TCF director of health care reform and senior fellow Dr. Jamila Taylor testified before the U.S. Senate Committee on Health, Education, Labor and Pensions during a hearing on July 13, 2022, titled “Reproductive Care in a Post-Roe America: Barriers, Challenges, and Threats to Women’s Health.” Below is her submitted testimony, in which Dr. Taylor argues that the overturning of Roe v. Wade will not only negatively impact the health and well-being of millions of women and birthing people, but it will also exacerbate the country’s already dire maternal health crisis facing Black women. Watch the Hearing below:
Good morning, Chairwoman Murray, Ranking Member Burr, and members of the committee. Thank you for the opportunity to testify today on Reproductive Care in a post-Roe America. I’m Dr. Jamila Taylor and I serve as the director of health care reform and senior fellow at The Century Foundation–a 103-year-old progressive think tank that conducts research, develops solutions, and drives policy change to make people’s lives better.
I sit here before you today, deeply dismayed by the U.S. Supreme Court’s decision to overturn
Roe v. Wade. Not only am I disturbed by the impact this landmark decision will have on the health and well-being of millions of women and people who want and need abortion care, I am also frightened by the impact this decision will surely have on this country’s ongoing maternal health crisis.
U.S. maternal health outcomes are worsening at an alarming rate, with Black women and birthing people bearing the brunt of this crisis. According to the most recent estimates released by the Centers for Disease Control and Prevention (CDC), Black women are dying of pregnancy-related causes at three times the rate of their white counterparts. We are also most likely to experience severe maternal morbidity. For Black women, pregnancy and childbirth—no matter how desired or planned out—put our lives at risk. It is always unconscionable to force the continuation of an unwanted pregnancy—but for Black women and other populations who have been historically marginalized, it is particularly immoral and dangerous.
Abortion care is overwhelmingly safe. But when abortion is difficult or impossible to access, complicated health conditions can worsen and even result in dealth. For example,
one study conducted by researchers at the University of California, San Francisco found that women who were denied abortion care are more likely to experience high blood pressure and other serious medical conditions during the pregnancy; more likely to remain in relationships where interpersonal violence is present; more likely to experience anxiety and stress shortly after being denied care; and more likely to experience poverty.
Research also shows that states with the most restrictions on abortion are precisely those with the worst maternal health outcomes. This is no coincidence: these states also have fewer supportive policies in place for parents and their families—supports like universal child care, paid leave, affordable health care, equal access to nutritious foods, and adequate funding for the wrap-around services low-income families and families of color desperately need. If we as a society want to actually support women and families, then equitable access to compassionate abortion care must be paired with policies that make it possible to raise a family in the first place.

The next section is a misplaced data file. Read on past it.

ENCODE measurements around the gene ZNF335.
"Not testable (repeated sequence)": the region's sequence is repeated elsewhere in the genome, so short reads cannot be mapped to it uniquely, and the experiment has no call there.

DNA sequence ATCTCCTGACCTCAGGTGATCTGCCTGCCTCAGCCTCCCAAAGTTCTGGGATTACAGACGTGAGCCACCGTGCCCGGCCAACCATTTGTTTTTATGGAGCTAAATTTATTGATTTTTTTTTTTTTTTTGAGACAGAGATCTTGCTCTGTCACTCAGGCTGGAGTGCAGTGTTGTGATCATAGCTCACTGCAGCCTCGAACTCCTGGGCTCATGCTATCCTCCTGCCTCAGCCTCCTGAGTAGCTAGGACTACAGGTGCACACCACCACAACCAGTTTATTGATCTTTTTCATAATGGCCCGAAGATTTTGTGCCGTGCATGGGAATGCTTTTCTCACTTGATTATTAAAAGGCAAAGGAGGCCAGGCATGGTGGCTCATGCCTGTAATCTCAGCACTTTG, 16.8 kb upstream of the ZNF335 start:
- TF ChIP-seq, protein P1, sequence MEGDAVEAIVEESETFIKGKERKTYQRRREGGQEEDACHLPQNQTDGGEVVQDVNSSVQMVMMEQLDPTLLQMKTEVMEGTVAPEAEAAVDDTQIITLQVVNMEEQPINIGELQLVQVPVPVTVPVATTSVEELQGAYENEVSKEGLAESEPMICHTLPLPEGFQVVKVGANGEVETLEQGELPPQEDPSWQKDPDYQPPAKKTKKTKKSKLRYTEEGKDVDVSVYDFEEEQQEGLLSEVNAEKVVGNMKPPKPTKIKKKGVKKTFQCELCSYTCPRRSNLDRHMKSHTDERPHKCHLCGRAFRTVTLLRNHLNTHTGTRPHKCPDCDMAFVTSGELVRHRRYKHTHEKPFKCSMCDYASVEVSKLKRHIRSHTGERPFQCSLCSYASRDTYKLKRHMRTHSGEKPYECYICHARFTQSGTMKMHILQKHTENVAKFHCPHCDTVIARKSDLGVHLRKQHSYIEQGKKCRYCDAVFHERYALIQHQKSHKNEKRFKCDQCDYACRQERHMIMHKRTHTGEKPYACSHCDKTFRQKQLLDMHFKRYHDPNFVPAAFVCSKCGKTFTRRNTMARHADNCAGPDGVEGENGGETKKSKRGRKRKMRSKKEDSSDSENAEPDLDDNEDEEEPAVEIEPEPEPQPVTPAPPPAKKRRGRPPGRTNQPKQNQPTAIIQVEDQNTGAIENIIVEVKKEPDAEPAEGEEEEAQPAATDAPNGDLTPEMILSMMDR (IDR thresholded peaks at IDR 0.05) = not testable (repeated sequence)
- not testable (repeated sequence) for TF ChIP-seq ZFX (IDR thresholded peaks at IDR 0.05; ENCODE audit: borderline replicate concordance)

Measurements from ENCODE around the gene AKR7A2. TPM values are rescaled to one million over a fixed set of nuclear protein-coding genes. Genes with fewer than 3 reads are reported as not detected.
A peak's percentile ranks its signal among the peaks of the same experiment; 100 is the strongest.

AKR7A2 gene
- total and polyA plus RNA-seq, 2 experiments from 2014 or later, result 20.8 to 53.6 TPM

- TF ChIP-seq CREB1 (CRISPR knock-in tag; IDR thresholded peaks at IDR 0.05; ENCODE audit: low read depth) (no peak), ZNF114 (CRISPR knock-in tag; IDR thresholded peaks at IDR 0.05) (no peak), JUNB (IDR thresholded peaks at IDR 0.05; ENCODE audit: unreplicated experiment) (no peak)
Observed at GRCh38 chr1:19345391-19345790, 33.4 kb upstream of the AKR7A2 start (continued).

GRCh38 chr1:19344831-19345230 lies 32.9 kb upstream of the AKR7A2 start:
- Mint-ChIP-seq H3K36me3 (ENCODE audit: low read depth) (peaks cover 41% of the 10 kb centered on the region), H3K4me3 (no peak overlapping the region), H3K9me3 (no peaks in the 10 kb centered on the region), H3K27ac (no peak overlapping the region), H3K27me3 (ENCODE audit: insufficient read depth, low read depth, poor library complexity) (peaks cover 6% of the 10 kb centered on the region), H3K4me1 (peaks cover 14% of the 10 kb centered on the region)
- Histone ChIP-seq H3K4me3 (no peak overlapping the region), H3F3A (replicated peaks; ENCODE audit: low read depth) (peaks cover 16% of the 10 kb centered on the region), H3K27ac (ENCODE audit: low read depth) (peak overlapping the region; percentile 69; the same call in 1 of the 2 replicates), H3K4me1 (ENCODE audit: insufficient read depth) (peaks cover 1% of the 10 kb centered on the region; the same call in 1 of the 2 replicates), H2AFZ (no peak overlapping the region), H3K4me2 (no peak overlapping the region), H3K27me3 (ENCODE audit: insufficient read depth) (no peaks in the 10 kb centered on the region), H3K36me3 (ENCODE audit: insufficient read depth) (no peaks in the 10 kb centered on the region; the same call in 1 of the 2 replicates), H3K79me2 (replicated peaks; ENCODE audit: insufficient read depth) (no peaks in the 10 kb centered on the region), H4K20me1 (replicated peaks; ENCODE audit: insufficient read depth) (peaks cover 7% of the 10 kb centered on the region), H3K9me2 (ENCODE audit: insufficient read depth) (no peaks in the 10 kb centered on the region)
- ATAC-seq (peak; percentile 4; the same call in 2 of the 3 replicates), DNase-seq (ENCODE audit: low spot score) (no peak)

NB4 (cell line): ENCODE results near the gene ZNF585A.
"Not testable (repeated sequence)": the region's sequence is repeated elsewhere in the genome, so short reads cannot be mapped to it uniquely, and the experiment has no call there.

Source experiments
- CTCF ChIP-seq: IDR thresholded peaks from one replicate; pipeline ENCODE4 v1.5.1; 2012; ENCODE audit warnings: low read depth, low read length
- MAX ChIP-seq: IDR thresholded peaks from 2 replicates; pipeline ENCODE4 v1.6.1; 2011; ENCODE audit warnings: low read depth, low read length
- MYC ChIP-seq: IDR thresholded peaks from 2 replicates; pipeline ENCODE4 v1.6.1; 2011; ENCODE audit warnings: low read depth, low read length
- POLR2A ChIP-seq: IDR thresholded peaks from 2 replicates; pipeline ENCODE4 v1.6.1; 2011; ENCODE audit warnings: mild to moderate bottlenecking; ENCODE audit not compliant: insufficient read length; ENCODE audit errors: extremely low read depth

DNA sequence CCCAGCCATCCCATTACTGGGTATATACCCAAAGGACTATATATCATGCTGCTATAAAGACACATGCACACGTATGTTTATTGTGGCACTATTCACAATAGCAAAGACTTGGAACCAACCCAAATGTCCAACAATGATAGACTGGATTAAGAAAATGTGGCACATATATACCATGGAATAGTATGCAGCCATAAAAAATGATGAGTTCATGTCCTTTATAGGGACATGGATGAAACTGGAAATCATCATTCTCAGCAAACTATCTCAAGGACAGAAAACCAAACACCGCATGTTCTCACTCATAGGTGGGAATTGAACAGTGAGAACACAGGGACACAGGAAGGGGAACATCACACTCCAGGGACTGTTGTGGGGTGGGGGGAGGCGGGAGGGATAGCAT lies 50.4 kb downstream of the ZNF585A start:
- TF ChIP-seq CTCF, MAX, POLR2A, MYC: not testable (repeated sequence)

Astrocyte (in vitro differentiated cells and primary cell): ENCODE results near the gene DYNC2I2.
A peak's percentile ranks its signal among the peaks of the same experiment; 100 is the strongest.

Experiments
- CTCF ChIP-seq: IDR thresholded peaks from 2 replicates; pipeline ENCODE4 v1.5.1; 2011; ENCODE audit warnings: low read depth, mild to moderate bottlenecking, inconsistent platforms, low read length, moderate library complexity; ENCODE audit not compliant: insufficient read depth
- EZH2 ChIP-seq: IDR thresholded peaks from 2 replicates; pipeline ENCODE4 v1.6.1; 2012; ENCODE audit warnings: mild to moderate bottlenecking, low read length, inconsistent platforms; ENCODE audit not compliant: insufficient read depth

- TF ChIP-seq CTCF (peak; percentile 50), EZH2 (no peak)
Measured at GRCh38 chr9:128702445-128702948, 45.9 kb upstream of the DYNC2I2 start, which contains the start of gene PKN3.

In the face of the Supreme Court’s decision to overturn
Roe, and the impact it will have on the maternal health crisis in this country, there are many policy solutions that can help address these challenges. Congress must pass the Women’s Health Protection Act—critical legislation to restore the federal right to abortion, and it must be combined with the Equal Access to Abortion Coverage in Health Insurance Act (also known as EACH) so that abortion care is affordable and accessible to all, regardless of income or source of insurance. Last but certainly not least, Congress must pass the Black Maternal Health Momnibus Act—a comprehensive legislative package aimed at addressing various dimensions of the U.S. maternal health crisis among Black women and ensure that postpartum Medicaid coverage extends for a full year for every birthing person in every state.
The twin emergencies of the maternal health crisis and lack of federal protections for abortion will in fact harm Black women the most. Both crises stem from historical and ongoing racism, tied to the legacy of reproductive control and coercion. Make no mistake: these disparities are rooted in racism, not race. This racism can be seen today in the persistence of discrimination, unequal distribution of resources, and inequitable access to care. With women’s bodies and health care decisions under unprecedented attack, it is critical that policymakers finally address the maternal health crisis while also increasing access to abortion—so that every Black woman and birthing person in this country can control their reproductive lives. Thank you again for the opportunity to testify. I look forward to your questions.